In the 1850s, the author of the first French-Bulgarian and Bulgarian-French dictionaries, Dr. Ivan Bogorov described the ideal linguistic skills of a Bulgarian at the time as the following: “Bulgarians should communicate with each other in Bulgarian, in Turkish they should communicate with the local authorities, in Greek – with their trading partners and in French – with the world”.
Bogorov, himself, was a good example to follow – often referred to as the first Bulgarian encyclopedist, a well versed in 6 languages publicist and novelist, lexicographer and translator. Yet among a few at the time, as Bulgaria struggled to preserve its language and traditions in the face of a long Turkish rule combined with Greek influence.
Bogorov dedicated his career to the cause of the development of the Bulgarian language’s lexicon. And while his main aim was to purify the language from foreign loanwords, he acknowledged the need of foreign language skills at the time when Bulgaria was coming out as a rural economy, ruled by Turkish government, and opening for foreign influence.
In the 1840s, Bogorov studied medicine in Paris, France, to find out that being a doctor is not his professional calling, but to master the French language and in 1849 to translate the French novel Les Janissaires, published by the French intellectual and writer Alfonse Royer in 1842, in Brussels. The plot presents the history of the Turkish coffee house and the history of the Janissaries in the Ottoman Empire.
20 years later, Bogorov became the author of the first extensive bilingual dictionaries.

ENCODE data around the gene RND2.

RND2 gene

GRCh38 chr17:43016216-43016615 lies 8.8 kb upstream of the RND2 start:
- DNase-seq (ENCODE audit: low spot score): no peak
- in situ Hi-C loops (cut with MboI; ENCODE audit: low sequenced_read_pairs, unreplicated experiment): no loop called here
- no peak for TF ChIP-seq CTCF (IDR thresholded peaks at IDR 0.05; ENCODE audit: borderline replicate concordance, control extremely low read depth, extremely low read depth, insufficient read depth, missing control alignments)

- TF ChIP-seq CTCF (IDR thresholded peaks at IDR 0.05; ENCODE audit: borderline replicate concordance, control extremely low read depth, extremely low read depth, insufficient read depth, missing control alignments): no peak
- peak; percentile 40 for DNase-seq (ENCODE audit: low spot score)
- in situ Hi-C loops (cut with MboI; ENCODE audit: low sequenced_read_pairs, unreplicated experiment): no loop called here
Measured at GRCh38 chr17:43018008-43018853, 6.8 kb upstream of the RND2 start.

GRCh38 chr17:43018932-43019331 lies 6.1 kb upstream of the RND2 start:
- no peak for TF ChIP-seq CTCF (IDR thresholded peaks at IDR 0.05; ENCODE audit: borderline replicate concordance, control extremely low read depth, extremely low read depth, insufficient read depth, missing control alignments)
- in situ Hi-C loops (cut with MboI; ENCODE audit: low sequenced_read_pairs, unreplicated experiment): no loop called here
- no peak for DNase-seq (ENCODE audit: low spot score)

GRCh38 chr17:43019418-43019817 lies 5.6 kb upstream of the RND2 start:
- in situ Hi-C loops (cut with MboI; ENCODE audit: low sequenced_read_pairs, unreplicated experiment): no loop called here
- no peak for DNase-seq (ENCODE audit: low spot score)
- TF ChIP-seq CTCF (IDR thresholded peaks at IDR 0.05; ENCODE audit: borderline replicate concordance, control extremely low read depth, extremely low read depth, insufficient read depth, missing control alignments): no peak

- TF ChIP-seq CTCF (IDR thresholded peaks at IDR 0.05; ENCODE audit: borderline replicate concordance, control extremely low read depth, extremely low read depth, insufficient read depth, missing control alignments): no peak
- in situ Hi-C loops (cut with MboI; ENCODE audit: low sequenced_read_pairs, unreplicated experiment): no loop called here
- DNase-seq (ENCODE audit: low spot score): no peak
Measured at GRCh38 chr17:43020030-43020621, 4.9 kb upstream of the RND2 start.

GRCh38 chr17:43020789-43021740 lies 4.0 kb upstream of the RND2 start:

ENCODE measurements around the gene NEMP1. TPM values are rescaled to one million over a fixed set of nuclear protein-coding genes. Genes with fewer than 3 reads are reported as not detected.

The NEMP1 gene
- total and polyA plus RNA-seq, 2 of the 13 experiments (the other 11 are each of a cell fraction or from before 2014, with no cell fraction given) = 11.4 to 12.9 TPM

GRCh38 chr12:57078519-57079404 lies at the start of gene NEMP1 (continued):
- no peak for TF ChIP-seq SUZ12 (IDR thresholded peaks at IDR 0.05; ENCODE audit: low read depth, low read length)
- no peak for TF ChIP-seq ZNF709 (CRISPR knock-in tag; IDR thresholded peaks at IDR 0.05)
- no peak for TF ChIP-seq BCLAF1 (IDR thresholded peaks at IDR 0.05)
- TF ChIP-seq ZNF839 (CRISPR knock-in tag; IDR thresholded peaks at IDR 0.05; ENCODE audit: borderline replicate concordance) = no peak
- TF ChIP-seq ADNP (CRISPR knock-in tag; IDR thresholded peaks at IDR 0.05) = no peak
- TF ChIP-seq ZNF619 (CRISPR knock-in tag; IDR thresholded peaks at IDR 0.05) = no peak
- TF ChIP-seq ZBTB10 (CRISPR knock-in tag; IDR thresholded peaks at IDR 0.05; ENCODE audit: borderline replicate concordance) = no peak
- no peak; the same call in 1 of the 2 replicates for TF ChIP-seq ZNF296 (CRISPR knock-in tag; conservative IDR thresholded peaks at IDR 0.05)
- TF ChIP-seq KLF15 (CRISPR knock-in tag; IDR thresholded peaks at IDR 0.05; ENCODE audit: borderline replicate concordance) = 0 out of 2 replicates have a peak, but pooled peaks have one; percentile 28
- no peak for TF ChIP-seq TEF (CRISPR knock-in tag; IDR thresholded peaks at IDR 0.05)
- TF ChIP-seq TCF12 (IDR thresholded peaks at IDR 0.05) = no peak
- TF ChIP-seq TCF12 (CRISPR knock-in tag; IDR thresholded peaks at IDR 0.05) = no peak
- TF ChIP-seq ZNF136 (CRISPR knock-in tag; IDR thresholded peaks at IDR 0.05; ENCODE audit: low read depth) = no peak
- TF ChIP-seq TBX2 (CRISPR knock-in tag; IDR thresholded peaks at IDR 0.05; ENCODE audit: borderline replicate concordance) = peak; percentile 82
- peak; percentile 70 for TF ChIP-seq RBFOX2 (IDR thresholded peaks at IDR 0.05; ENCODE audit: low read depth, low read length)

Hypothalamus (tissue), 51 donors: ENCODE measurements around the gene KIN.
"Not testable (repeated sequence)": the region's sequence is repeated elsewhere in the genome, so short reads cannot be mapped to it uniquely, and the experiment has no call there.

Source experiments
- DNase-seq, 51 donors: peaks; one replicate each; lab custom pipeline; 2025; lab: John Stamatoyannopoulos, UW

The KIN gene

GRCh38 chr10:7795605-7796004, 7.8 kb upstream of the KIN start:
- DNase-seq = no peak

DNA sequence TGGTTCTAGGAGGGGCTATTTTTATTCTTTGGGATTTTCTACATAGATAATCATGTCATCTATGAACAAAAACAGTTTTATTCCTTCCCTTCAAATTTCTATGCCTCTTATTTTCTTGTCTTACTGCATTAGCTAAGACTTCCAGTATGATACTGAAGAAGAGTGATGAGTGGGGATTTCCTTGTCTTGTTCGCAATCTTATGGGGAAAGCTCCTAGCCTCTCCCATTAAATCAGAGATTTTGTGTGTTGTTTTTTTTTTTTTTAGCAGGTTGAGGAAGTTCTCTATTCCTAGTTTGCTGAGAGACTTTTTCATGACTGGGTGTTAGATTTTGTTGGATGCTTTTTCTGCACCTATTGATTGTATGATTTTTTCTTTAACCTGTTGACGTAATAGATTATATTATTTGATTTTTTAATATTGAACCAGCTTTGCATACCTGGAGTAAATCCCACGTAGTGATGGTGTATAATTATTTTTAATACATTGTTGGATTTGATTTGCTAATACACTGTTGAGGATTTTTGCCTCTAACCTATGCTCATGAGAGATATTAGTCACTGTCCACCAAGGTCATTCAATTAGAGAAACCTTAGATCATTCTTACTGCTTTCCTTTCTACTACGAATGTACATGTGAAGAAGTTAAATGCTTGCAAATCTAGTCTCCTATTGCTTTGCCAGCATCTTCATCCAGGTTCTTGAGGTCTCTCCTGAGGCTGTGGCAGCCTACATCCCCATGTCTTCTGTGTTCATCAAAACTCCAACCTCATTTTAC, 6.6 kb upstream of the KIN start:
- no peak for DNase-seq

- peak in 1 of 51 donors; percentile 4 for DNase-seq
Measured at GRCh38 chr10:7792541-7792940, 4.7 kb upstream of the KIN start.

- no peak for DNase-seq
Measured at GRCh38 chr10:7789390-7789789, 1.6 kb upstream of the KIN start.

In 1869, he published the first French-Bulgarian dictionary, followed by the Bulgarian-French one in 1871.
The rich lexical collection, covering terms from many different areas, as Bogorov, himself, had experience in history, geography and journalism, along with diplomacy and different industry sectors, economy and finance (he was the founder of the first Bulgarian stock company), has been of great benefit to the linguistic practice and the development of the Bulgarian language.
The Bulgarian – French Dictionary has three main sections, where the first covers general terms, the second is dedicated to terms used in science and commerce and the third – to geographical and historical terms. Bogorov’s dictionaries have become a model and basis for many other bilingual dictionaries.
A rare first edition of Dr. Ivan Bogorov’s Bulgarian-French Dictionary (published in Vienna, Austria, in 1871) is available at display at EVS Translations Bulgaria office, as part of EVS Translations Book Museum.